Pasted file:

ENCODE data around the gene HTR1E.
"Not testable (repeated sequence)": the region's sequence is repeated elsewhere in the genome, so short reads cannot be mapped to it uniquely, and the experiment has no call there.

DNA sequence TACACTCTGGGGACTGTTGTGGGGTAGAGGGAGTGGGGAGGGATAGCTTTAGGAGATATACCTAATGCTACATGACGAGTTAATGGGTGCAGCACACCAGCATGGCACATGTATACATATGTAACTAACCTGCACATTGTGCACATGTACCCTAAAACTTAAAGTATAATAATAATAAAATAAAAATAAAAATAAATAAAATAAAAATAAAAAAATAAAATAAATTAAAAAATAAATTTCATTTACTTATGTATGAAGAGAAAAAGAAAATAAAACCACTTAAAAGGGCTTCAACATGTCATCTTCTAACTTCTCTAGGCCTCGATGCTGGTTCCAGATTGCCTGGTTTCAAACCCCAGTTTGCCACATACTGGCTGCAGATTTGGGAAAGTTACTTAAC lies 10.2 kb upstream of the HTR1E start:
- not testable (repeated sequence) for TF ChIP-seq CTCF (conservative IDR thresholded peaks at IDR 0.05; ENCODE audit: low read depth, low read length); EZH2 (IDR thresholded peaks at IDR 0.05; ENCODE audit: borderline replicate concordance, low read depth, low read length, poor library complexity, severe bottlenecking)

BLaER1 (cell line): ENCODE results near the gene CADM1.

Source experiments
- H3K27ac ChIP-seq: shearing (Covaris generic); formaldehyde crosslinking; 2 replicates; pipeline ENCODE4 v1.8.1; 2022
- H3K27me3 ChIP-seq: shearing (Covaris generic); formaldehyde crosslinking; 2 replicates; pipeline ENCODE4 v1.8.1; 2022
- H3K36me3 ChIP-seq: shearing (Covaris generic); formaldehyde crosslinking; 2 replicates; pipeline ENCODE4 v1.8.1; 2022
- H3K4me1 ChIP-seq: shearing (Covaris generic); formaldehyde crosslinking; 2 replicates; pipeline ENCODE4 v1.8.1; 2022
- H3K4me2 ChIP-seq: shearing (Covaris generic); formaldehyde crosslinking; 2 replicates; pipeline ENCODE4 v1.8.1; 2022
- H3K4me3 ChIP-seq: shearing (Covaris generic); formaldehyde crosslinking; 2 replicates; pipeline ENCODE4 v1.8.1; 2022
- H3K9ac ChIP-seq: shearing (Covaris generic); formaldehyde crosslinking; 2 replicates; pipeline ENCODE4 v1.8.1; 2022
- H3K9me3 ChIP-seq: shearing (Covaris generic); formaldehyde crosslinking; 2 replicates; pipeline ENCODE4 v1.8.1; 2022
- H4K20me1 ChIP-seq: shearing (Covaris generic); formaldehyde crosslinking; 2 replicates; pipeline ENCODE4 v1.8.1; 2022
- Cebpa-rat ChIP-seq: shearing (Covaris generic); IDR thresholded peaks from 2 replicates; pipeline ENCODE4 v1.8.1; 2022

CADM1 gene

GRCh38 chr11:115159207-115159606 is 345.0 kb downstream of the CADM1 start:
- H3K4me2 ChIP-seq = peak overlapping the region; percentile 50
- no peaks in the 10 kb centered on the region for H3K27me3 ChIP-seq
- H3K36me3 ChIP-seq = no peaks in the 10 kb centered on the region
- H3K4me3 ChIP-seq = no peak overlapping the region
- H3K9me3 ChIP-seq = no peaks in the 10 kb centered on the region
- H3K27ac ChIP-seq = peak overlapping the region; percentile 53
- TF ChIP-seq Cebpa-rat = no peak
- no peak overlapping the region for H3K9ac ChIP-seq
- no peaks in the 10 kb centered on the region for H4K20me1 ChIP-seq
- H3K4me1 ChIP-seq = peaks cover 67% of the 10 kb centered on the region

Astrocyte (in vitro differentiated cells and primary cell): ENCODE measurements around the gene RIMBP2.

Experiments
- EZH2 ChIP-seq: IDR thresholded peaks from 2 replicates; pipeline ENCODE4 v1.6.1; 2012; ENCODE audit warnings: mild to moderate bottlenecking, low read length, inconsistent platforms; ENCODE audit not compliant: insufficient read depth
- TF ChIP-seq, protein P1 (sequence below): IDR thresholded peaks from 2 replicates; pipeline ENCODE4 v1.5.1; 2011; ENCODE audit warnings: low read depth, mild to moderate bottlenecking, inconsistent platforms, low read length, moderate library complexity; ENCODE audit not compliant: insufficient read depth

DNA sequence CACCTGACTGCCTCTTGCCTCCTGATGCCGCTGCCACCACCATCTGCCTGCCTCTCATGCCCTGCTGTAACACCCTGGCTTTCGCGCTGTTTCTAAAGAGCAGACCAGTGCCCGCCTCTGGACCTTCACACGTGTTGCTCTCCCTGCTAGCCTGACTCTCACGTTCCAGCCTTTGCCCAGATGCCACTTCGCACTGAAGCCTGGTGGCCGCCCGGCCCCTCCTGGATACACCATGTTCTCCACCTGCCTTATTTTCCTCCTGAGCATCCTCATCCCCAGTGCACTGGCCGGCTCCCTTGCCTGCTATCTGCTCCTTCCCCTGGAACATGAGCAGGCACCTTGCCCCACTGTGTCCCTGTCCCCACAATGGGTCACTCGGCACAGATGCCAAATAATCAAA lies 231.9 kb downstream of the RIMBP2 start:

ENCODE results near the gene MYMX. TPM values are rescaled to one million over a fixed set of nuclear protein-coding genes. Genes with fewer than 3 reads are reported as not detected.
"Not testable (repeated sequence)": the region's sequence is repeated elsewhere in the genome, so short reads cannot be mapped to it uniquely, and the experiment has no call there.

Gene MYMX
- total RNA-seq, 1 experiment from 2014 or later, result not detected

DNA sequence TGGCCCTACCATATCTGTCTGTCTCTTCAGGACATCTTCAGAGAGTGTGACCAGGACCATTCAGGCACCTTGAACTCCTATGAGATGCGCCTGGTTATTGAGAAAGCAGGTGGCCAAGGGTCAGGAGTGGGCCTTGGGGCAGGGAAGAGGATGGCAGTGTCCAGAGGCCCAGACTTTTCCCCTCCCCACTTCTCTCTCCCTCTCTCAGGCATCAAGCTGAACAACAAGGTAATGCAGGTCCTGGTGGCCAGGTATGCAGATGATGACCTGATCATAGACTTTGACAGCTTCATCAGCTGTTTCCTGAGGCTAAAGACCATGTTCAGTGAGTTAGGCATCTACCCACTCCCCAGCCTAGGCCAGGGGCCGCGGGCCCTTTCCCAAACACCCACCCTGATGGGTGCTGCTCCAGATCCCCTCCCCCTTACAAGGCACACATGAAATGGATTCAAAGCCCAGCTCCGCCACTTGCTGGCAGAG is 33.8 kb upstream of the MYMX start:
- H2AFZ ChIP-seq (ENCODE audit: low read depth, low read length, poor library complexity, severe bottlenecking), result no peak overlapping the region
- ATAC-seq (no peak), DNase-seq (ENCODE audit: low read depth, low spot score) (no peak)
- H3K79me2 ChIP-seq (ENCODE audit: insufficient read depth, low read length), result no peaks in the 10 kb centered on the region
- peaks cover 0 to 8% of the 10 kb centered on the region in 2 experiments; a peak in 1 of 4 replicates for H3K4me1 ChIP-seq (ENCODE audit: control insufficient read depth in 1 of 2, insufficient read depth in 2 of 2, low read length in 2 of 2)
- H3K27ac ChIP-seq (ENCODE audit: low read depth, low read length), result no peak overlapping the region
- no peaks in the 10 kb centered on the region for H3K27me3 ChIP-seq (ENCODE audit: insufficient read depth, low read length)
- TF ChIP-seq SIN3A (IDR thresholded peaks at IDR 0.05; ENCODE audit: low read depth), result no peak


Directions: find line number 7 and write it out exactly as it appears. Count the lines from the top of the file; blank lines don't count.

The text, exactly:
- H3K27ac ChIP-seq: shearing (Covaris generic); formaldehyde crosslinking; 2 replicates; pipeline ENCODE4 v1.8.1; 2022